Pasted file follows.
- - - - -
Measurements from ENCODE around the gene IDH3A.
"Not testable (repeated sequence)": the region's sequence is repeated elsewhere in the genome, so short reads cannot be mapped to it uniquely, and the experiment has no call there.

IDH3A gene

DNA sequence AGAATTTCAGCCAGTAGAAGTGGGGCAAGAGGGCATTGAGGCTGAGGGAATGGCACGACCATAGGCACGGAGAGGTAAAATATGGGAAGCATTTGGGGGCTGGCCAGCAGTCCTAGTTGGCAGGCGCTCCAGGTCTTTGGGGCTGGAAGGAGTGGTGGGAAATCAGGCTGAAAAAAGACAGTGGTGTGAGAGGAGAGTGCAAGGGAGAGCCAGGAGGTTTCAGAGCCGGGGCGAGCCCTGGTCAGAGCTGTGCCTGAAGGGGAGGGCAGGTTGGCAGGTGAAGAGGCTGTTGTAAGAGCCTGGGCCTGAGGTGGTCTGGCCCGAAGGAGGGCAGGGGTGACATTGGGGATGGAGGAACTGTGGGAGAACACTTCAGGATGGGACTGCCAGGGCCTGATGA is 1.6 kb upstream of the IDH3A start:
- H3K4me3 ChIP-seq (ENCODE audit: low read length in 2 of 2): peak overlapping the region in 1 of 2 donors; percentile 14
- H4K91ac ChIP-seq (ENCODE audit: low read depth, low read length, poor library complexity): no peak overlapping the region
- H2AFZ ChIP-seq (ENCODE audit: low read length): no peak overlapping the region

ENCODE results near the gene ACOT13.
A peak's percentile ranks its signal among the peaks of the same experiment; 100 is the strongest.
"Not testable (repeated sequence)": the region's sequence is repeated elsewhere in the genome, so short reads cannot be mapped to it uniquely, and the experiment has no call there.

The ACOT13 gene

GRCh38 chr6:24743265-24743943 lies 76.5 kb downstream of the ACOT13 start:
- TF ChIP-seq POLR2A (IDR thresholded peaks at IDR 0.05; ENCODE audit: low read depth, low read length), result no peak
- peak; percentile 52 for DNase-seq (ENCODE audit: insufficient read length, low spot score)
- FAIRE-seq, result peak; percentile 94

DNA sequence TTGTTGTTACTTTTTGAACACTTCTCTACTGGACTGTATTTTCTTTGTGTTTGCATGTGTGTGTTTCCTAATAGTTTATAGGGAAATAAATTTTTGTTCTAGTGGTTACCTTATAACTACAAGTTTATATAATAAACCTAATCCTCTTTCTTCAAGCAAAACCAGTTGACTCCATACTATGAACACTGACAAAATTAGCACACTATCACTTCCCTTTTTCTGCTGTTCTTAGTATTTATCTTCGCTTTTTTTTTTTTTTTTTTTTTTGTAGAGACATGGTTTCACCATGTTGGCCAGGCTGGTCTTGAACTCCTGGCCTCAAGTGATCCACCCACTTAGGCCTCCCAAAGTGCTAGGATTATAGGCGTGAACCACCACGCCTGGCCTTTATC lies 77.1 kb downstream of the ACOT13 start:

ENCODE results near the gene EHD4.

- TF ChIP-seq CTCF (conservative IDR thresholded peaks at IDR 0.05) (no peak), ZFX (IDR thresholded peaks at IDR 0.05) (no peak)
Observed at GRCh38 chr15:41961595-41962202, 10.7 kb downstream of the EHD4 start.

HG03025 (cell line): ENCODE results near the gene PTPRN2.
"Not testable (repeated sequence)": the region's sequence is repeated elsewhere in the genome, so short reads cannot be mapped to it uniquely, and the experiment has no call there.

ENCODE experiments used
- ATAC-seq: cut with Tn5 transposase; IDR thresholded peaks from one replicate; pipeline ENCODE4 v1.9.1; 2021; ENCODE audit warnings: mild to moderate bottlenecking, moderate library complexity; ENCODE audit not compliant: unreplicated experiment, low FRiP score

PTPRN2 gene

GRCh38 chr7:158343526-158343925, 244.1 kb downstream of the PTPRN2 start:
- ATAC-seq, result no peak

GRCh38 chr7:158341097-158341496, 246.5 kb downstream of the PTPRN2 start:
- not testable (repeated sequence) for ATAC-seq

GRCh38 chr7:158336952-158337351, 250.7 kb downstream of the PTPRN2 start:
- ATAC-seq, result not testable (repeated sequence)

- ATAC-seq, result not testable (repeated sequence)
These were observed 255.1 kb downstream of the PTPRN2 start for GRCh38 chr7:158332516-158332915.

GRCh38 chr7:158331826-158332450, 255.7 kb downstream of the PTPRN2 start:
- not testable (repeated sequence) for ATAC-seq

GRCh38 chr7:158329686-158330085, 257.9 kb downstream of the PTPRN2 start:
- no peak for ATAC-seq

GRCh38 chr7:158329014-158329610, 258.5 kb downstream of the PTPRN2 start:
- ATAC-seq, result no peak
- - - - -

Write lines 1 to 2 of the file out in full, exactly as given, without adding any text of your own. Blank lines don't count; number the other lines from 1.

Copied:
Measurements from ENCODE around the gene IDH3A.
"Not testable (repeated sequence)": the region's sequence is repeated elsewhere in the genome, so short reads cannot be mapped to it uniquely, and the experiment has no call there.